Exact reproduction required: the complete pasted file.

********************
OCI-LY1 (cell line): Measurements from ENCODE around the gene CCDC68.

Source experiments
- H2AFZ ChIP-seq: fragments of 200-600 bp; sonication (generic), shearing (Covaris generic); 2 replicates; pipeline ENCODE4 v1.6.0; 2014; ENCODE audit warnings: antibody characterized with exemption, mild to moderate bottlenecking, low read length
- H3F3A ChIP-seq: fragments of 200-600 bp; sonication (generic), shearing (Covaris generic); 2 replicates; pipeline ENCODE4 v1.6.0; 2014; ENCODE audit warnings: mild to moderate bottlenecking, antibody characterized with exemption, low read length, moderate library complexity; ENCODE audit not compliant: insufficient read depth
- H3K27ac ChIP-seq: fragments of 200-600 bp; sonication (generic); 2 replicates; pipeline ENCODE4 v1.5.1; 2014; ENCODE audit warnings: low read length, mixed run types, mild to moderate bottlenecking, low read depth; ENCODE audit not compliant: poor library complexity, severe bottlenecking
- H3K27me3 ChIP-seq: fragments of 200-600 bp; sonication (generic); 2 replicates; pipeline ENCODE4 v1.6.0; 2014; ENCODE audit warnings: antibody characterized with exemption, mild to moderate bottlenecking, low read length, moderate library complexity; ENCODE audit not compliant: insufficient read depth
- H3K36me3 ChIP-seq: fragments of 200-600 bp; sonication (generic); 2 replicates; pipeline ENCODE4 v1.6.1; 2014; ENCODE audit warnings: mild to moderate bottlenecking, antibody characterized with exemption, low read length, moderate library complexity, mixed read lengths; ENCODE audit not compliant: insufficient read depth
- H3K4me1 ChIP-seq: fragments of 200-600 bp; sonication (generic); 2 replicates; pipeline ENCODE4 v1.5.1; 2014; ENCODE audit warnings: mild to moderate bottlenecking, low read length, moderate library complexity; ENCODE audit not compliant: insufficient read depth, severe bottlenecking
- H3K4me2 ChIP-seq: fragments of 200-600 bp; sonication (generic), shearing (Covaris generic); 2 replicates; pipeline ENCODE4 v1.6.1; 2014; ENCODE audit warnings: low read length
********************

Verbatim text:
OCI-LY1 (cell line): Measurements from ENCODE around the gene CCDC68.

Source experiments
- H2AFZ ChIP-seq: fragments of 200-600 bp; sonication (generic), shearing (Covaris generic); 2 replicates; pipeline ENCODE4 v1.6.0; 2014; ENCODE audit warnings: antibody characterized with exemption, mild to moderate bottlenecking, low read length
- H3F3A ChIP-seq: fragments of 200-600 bp; sonication (generic), shearing (Covaris generic); 2 replicates; pipeline ENCODE4 v1.6.0; 2014; ENCODE audit warnings: mild to moderate bottlenecking, antibody characterized with exemption, low read length, moderate library complexity; ENCODE audit not compliant: insufficient read depth
- H3K27ac ChIP-seq: fragments of 200-600 bp; sonication (generic); 2 replicates; pipeline ENCODE4 v1.5.1; 2014; ENCODE audit warnings: low read length, mixed run types, mild to moderate bottlenecking, low read depth; ENCODE audit not compliant: poor library complexity, severe bottlenecking
- H3K27me3 ChIP-seq: fragments of 200-600 bp; sonication (generic); 2 replicates; pipeline ENCODE4 v1.6.0; 2014; ENCODE audit warnings: antibody characterized with exemption, mild to moderate bottlenecking, low read length, moderate library complexity; ENCODE audit not compliant: insufficient read depth
- H3K36me3 ChIP-seq: fragments of 200-600 bp; sonication (generic); 2 replicates; pipeline ENCODE4 v1.6.1; 2014; ENCODE audit warnings: mild to moderate bottlenecking, antibody characterized with exemption, low read length, moderate library complexity, mixed read lengths; ENCODE audit not compliant: insufficient read depth
- H3K4me1 ChIP-seq: fragments of 200-600 bp; sonication (generic); 2 replicates; pipeline ENCODE4 v1.5.1; 2014; ENCODE audit warnings: mild to moderate bottlenecking, low read length, moderate library complexity; ENCODE audit not compliant: insufficient read depth, severe bottlenecking
- H3K4me2 ChIP-seq: fragments of 200-600 bp; sonication (generic), shearing (Covaris generic); 2 replicates; pipeline ENCODE4 v1.6.1; 2014; ENCODE audit warnings: low read length